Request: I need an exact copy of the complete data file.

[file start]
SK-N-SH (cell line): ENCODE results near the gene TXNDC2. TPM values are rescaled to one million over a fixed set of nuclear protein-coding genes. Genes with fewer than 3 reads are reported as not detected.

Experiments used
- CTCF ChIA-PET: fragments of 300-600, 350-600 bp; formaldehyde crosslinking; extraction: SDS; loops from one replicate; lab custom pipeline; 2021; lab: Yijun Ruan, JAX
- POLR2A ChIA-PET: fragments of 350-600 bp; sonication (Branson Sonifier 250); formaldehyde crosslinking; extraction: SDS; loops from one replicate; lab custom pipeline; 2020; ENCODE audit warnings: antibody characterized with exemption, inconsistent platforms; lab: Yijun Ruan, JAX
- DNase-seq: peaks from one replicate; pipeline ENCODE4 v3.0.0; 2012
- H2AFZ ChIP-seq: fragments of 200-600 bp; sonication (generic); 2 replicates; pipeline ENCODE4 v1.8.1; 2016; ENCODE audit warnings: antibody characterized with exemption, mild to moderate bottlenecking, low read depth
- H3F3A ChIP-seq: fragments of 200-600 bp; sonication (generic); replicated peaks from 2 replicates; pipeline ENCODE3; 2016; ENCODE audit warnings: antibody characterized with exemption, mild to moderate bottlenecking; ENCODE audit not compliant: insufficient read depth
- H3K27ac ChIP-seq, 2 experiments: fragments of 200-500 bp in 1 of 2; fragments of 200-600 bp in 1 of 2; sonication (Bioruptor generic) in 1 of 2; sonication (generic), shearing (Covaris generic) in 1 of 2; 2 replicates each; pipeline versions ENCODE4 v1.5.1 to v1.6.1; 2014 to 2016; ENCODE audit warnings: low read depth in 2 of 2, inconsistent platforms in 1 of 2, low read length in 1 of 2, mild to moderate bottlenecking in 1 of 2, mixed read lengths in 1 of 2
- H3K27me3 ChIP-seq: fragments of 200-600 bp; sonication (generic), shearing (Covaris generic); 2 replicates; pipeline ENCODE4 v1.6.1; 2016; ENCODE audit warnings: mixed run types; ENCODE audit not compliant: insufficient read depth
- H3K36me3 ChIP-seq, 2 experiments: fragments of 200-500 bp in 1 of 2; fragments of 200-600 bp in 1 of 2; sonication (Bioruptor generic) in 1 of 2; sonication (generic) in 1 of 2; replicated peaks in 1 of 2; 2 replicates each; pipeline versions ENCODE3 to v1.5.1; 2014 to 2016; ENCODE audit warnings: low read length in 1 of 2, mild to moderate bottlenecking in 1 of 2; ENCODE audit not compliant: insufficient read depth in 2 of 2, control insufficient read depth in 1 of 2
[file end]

SK-N-SH (cell line): ENCODE results near the gene TXNDC2. TPM values are rescaled to one million over a fixed set of nuclear protein-coding genes. Genes with fewer than 3 reads are reported as not detected.

Experiments used
- CTCF ChIA-PET: fragments of 300-600, 350-600 bp; formaldehyde crosslinking; extraction: SDS; loops from one replicate; lab custom pipeline; 2021; lab: Yijun Ruan, JAX
- POLR2A ChIA-PET: fragments of 350-600 bp; sonication (Branson Sonifier 250); formaldehyde crosslinking; extraction: SDS; loops from one replicate; lab custom pipeline; 2020; ENCODE audit warnings: antibody characterized with exemption, inconsistent platforms; lab: Yijun Ruan, JAX
- DNase-seq: peaks from one replicate; pipeline ENCODE4 v3.0.0; 2012
- H2AFZ ChIP-seq: fragments of 200-600 bp; sonication (generic); 2 replicates; pipeline ENCODE4 v1.8.1; 2016; ENCODE audit warnings: antibody characterized with exemption, mild to moderate bottlenecking, low read depth
- H3F3A ChIP-seq: fragments of 200-600 bp; sonication (generic); replicated peaks from 2 replicates; pipeline ENCODE3; 2016; ENCODE audit warnings: antibody characterized with exemption, mild to moderate bottlenecking; ENCODE audit not compliant: insufficient read depth
- H3K27ac ChIP-seq, 2 experiments: fragments of 200-500 bp in 1 of 2; fragments of 200-600 bp in 1 of 2; sonication (Bioruptor generic) in 1 of 2; sonication (generic), shearing (Covaris generic) in 1 of 2; 2 replicates each; pipeline versions ENCODE4 v1.5.1 to v1.6.1; 2014 to 2016; ENCODE audit warnings: low read depth in 2 of 2, inconsistent platforms in 1 of 2, low read length in 1 of 2, mild to moderate bottlenecking in 1 of 2, mixed read lengths in 1 of 2
- H3K27me3 ChIP-seq: fragments of 200-600 bp; sonication (generic), shearing (Covaris generic); 2 replicates; pipeline ENCODE4 v1.6.1; 2016; ENCODE audit warnings: mixed run types; ENCODE audit not compliant: insufficient read depth
- H3K36me3 ChIP-seq, 2 experiments: fragments of 200-500 bp in 1 of 2; fragments of 200-600 bp in 1 of 2; sonication (Bioruptor generic) in 1 of 2; sonication (generic) in 1 of 2; replicated peaks in 1 of 2; 2 replicates each; pipeline versions ENCODE3 to v1.5.1; 2014 to 2016; ENCODE audit warnings: low read length in 1 of 2, mild to moderate bottlenecking in 1 of 2; ENCODE audit not compliant: insufficient read depth in 2 of 2, control insufficient read depth in 1 of 2